Stimulus will help laid-off workers with COBRA costs

— -- If you're out of work, someone — a relative, colleague or financial adviser — has probably emphasized the importance of continuing your health insurance.

Given the cost, though, that might only be decent advice if you own a trust fund that hasn't been torpedoed by the bear market.

The economic stimulus package signed into law last month seeks to address the high costs by subsidizing COBRA premiums for unemployed workers. Under the federal Consolidated Omnibus Budget Reconciliation Act, or COBRA, laid-off workers can continue their former employer's health coverage for up to 18 months, but only if they pay the entire premium, plus a 2% administrative fee. Average COBRA premiums exceed $400 a month for individuals, and more than $1,000 a month for families.

The stimulus package will subsidize 65% of COBRA premiums for employees who were laid off between Sept. 1 and the end of this year. If you delayed signing up for COBRA coverage when you lost your job, you have 60 days to re-enroll after you receive a notice from your employer.

The subsidy takes effect March 1, but employers have until April 17 to notify eligible former employees. Laid-off employees who have already signed up for COBRA may have to pay full premiums in March and April, says Kathryn Bakich, senior vice president and head of the health care compliance practice at Segal Co. Those individuals will receive a credit or rebate for their March and April overpayments, she says. However, they won't be reimbursed for premiums paid before March.

Here are some other things you need to know about the COBRA subsidy:

•Employees who retired or left voluntarily are ineligible for the subsidy. If your employer determines that you're ineligible and you disagree, you can file an appeal with the Department of Labor. The department is in the process of developing an application for appeals. You can find more information at

•You're ineligible for the subsidy if you have access to other group insurance coverage,such as a spouse's insurance plan or Medicare.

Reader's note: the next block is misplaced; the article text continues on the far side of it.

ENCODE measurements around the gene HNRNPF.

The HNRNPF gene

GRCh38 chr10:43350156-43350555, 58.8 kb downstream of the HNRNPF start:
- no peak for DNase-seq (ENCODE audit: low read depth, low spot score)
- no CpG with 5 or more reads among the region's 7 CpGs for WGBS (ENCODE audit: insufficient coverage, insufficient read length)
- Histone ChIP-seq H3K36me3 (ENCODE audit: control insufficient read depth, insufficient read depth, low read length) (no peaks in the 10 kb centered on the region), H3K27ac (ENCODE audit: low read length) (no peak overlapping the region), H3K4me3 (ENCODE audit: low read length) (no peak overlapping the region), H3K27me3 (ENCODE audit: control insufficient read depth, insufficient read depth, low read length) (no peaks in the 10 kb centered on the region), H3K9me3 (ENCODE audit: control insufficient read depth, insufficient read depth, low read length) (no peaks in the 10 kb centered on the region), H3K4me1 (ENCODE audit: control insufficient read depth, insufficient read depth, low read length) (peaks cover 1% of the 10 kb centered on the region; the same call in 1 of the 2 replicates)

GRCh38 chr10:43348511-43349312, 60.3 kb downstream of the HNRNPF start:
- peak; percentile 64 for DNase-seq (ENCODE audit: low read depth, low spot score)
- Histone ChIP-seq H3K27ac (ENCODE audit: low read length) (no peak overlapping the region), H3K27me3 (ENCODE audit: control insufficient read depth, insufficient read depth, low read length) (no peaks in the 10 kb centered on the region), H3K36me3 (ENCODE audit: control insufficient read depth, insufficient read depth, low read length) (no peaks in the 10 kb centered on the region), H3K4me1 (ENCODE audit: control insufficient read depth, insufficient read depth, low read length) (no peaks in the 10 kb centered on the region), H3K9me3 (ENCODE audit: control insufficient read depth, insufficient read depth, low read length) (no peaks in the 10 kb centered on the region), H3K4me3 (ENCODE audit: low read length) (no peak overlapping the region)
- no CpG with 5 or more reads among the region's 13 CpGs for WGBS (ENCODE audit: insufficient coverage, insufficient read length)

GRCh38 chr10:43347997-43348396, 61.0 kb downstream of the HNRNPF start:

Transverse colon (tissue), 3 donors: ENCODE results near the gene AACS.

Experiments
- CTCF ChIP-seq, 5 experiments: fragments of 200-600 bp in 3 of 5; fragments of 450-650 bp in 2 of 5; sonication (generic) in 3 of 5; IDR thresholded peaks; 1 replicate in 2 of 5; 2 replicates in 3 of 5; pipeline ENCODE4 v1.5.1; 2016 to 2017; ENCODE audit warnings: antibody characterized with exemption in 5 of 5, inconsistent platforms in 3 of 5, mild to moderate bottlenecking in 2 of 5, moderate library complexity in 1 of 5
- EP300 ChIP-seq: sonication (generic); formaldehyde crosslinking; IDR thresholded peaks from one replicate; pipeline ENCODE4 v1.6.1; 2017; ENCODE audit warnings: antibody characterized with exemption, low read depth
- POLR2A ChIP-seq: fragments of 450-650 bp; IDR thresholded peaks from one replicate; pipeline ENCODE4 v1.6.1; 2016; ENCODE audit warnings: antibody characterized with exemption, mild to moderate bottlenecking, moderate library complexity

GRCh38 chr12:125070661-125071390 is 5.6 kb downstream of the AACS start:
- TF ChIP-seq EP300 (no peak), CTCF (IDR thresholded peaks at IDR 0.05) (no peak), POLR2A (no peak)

•If you're eligible for the subsidy, your employer may allow you to switch to a less expensive health insurance option. Ordinarily, when you sign up for COBRA, you're required to stay with the plan you signed up with while you were working.

For example, some employers offer plans that provide lower premiums in exchange for a high deductible. Switching to such a plan could lower your premiums even more, says Tom Billet, senior benefits consultant at Watson Wyatt. A high-deductible plan may not provide the level of coverage you had when you were working, he says, but it will protect you against catastrophic medical costs.

•Your COBRA subsidy will end once you become eligible for other group coverage, after nine months, or your eligibility for COBRA coverage expires,whichever comes first. COBRA coverage is generally available for 18 months after you leave your job. The subsidy will not change the amount of time you're eligible for COBRA, says Kelly Traw, principal at Mercer, a human resources consulting firm.

Some jobless workers may find that premiums for an individual insurance policy are lower than the cost of COBRA, even with the federal subsidy, says Wendy Nice Barnes, vice president of human resources for, a website that allows consumers to shop for individual plans. Young, healthy adults can purchase individual policies for as little as $65 a month, vs. $133 a month with the COBRA subsidy, according to an analysis by

However, if you have a pre-existing health condition, such as diabetes, you'll probably have a hard time qualifying for an individual policy. With COBRA, you can't be denied coverage because of health problems.

Enrolling in COBRA will also protect your ability to get insurance coverage in the future, Bakich says. Under the federal Health Insurance Portability and Accountability Act, insurers can't deny you coverage after you've exhausted your eligibility for COBRA. If you don't enroll in COBRA, you give up that right, she says. Her advice: Enroll in COBRA, then start shopping for a less expensive individual policy.

"If you let your COBRA rights expire, they (insurers) don't have to guarantee coverage," Bakich says. Otherwise, she adds, "if you've had even a minor medical condition, they could refuse to cover you."

Sandra Block covers personal finance for USA TODAY. Her Your Money column appears Tuesdays. Click here for an index of Your Money columns. E-mail her at: